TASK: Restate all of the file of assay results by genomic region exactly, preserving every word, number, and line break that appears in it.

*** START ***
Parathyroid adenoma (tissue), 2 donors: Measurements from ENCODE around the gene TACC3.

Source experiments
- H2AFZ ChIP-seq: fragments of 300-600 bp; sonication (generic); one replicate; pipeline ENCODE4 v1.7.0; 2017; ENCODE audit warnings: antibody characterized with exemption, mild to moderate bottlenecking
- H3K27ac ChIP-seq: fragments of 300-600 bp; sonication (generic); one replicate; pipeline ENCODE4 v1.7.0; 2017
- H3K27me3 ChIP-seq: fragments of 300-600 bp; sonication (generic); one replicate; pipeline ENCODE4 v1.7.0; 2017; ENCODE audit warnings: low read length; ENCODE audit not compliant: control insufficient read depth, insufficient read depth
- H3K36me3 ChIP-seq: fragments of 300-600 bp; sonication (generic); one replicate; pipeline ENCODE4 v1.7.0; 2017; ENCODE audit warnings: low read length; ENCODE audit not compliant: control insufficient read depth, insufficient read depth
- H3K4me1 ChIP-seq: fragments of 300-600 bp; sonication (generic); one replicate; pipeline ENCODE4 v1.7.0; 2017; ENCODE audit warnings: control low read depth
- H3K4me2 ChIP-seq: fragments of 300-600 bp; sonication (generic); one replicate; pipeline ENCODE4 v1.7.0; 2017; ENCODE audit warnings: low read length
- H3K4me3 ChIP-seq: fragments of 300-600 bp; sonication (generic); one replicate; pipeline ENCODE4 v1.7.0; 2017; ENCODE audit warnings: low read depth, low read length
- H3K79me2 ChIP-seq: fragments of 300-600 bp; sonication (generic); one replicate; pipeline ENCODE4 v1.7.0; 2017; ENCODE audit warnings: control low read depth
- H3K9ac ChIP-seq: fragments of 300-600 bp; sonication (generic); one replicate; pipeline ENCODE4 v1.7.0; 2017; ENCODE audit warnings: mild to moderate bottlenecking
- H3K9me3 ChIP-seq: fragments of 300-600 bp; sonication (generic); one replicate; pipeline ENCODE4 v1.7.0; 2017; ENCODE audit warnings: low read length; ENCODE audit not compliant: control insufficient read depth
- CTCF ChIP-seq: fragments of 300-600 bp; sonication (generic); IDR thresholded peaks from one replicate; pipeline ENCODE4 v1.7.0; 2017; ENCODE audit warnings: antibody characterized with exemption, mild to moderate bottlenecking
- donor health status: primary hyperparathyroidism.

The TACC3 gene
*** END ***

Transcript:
Parathyroid adenoma (tissue), 2 donors: Measurements from ENCODE around the gene TACC3.

Source experiments
- H2AFZ ChIP-seq: fragments of 300-600 bp; sonication (generic); one replicate; pipeline ENCODE4 v1.7.0; 2017; ENCODE audit warnings: antibody characterized with exemption, mild to moderate bottlenecking
- H3K27ac ChIP-seq: fragments of 300-600 bp; sonication (generic); one replicate; pipeline ENCODE4 v1.7.0; 2017
- H3K27me3 ChIP-seq: fragments of 300-600 bp; sonication (generic); one replicate; pipeline ENCODE4 v1.7.0; 2017; ENCODE audit warnings: low read length; ENCODE audit not compliant: control insufficient read depth, insufficient read depth
- H3K36me3 ChIP-seq: fragments of 300-600 bp; sonication (generic); one replicate; pipeline ENCODE4 v1.7.0; 2017; ENCODE audit warnings: low read length; ENCODE audit not compliant: control insufficient read depth, insufficient read depth
- H3K4me1 ChIP-seq: fragments of 300-600 bp; sonication (generic); one replicate; pipeline ENCODE4 v1.7.0; 2017; ENCODE audit warnings: control low read depth
- H3K4me2 ChIP-seq: fragments of 300-600 bp; sonication (generic); one replicate; pipeline ENCODE4 v1.7.0; 2017; ENCODE audit warnings: low read length
- H3K4me3 ChIP-seq: fragments of 300-600 bp; sonication (generic); one replicate; pipeline ENCODE4 v1.7.0; 2017; ENCODE audit warnings: low read depth, low read length
- H3K79me2 ChIP-seq: fragments of 300-600 bp; sonication (generic); one replicate; pipeline ENCODE4 v1.7.0; 2017; ENCODE audit warnings: control low read depth
- H3K9ac ChIP-seq: fragments of 300-600 bp; sonication (generic); one replicate; pipeline ENCODE4 v1.7.0; 2017; ENCODE audit warnings: mild to moderate bottlenecking
- H3K9me3 ChIP-seq: fragments of 300-600 bp; sonication (generic); one replicate; pipeline ENCODE4 v1.7.0; 2017; ENCODE audit warnings: low read length; ENCODE audit not compliant: control insufficient read depth
- CTCF ChIP-seq: fragments of 300-600 bp; sonication (generic); IDR thresholded peaks from one replicate; pipeline ENCODE4 v1.7.0; 2017; ENCODE audit warnings: antibody characterized with exemption, mild to moderate bottlenecking
- donor health status: primary hyperparathyroidism.

The TACC3 gene